Vancouver-based Recon Instruments has officially launched its latest wearable, the Recon Jet. The smart glasses were announced in 2013 and have faced numerous delays, many of which were documented in great detail by the company’s founders. Now that it is shipping, Canadians can purchase the set for $849, with deliveries beginning next week.
Recon’s Jet is targeted to sports and recreational-minded individuals who don’t want to miss a single notification. The Jet connects to your smartphone or other wearables, and features a 1Ghz dual-core processor, 1GB SDRAM, and a high-contrast display that delivers “contextually relevant information instantly, just below the user’s right eye.”
Recon’s CMO, Tom Fowler, told us in an email that is is proud of his company’s Canadian heritage. “Being in Canada, and in Vancouver in particular, has been a real asset in Jet’s development,” he said. “The quality of talent here is amazing. It makes Vancouver a real ‘Silicon Valley of the North,’ if you will.”
It was his team’s proximity to the ski slopes that kept them working while they played. “But the unique thing has been the combination of that talent with a super-strong sensitivity to outdoor sports. That combination has fed our activity-specific, sports-centered design philosophy, which of course is a core differentiator for Recon and Jet. We’re not into tech for tech’s sake per se. We’re invested in tech to solve real problems and deliver insane value for very specific use cases. Not being swept up in the hype of The Valley has perhaps allowed us to focus more specifically on our unique vision.”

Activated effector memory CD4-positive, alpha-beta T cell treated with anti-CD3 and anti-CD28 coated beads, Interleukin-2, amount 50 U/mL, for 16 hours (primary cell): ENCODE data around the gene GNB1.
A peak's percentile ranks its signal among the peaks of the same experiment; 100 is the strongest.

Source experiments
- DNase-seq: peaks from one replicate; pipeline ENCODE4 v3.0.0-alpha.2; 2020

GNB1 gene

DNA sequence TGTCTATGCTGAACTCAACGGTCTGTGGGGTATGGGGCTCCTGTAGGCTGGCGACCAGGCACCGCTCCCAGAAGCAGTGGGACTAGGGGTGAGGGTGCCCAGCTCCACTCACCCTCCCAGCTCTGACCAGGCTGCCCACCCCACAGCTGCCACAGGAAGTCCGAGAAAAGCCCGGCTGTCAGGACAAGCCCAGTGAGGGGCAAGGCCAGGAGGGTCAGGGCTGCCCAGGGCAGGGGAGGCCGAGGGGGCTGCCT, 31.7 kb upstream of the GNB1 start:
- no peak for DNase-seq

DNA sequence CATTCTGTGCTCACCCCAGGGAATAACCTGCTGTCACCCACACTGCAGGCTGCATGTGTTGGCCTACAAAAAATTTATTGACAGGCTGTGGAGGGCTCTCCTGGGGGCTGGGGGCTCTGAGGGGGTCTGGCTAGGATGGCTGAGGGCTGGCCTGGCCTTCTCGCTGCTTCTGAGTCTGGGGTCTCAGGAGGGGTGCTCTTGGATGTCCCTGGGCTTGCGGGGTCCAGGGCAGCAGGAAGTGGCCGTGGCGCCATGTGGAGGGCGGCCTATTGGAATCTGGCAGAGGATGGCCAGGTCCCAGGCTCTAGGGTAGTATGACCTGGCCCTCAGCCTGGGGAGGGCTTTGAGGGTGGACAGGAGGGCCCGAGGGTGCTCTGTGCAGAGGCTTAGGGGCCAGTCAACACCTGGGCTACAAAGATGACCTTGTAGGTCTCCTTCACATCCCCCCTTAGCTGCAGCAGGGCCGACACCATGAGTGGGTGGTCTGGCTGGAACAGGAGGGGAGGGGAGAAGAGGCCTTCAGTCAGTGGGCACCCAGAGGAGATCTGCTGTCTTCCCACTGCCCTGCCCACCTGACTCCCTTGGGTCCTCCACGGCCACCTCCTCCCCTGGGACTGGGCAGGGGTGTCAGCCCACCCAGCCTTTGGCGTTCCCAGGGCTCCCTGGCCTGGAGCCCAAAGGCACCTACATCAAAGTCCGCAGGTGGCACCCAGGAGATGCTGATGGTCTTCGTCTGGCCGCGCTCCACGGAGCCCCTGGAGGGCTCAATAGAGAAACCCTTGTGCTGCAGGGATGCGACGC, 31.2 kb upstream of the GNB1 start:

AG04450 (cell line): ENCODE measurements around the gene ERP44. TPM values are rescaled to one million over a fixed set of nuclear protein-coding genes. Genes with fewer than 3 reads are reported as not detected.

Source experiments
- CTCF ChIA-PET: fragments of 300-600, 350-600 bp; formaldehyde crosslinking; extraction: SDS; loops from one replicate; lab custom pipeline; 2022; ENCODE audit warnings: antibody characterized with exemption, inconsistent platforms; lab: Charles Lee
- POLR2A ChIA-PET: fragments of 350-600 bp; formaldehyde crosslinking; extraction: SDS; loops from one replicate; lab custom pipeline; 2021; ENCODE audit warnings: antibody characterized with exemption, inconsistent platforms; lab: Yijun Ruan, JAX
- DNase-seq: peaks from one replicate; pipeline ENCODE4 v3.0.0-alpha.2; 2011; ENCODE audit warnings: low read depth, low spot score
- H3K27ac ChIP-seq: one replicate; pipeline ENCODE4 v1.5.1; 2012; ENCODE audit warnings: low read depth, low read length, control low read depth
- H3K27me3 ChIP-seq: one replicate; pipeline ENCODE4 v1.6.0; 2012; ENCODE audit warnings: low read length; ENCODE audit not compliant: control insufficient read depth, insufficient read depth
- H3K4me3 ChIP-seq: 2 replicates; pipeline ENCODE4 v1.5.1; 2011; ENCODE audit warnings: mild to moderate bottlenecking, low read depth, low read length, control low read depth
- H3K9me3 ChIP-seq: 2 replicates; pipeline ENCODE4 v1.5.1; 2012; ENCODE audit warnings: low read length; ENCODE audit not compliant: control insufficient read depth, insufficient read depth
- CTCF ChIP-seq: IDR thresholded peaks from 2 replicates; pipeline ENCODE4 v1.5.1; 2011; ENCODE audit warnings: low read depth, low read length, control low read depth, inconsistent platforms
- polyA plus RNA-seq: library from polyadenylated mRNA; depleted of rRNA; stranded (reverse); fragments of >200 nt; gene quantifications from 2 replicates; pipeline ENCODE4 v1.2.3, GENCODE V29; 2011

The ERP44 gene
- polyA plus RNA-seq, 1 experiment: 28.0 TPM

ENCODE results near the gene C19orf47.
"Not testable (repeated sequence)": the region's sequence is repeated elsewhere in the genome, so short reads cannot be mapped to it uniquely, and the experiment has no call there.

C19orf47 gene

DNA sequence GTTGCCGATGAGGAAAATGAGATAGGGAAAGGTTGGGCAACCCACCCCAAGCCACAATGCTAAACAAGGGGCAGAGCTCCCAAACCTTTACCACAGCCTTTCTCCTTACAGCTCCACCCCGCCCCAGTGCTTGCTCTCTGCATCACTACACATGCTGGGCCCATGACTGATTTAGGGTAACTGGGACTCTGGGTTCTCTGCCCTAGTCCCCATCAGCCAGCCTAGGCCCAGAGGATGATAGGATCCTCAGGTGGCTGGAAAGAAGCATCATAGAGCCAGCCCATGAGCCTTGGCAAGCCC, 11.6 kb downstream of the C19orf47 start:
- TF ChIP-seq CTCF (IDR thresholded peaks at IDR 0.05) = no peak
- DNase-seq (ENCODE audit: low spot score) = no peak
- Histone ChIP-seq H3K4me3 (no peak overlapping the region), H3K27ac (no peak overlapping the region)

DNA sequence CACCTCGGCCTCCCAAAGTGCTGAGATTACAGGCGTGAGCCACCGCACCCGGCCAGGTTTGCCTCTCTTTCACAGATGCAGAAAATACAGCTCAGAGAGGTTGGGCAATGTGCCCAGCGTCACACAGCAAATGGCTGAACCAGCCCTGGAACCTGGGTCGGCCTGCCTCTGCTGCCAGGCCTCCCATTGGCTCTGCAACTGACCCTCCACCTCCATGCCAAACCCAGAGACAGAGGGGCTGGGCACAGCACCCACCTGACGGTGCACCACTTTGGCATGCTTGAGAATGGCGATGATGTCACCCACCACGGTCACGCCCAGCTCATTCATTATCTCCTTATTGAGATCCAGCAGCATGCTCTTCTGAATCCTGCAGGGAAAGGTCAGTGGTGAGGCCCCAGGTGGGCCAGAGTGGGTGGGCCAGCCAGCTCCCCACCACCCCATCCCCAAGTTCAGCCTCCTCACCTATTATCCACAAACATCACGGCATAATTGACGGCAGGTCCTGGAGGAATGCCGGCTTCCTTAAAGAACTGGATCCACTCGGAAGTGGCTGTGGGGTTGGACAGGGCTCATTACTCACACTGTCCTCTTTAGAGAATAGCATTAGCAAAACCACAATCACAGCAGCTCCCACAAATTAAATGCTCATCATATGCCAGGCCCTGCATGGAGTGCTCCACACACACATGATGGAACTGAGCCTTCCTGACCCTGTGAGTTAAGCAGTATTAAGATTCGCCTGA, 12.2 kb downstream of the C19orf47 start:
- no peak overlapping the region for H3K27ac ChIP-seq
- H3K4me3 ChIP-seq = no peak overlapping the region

To that end, the Jet has a number of sensors, including GPS, and can be controlled by its optical touchpad, located on the side. Apart from receiving notifications like caller ID and text messages, the Jet records metrics like speed, pace, distance, duration, and vertical elevation and can communicate with a smartphone app to deliver precise information. The battery lasts several hours, but “can be easily swapped on the go for all-day performance.”
The Recon Jet also has a built-in “point-of-view” camera that can capture still images or HD videos. The Jet is resistant to both water and dust and its touchpad can also be used with gloves.
A long time coming, it’s great to see this piece of Canadian technology finally hit the market, even if it is significantly more expensive – and later – than was initially intended.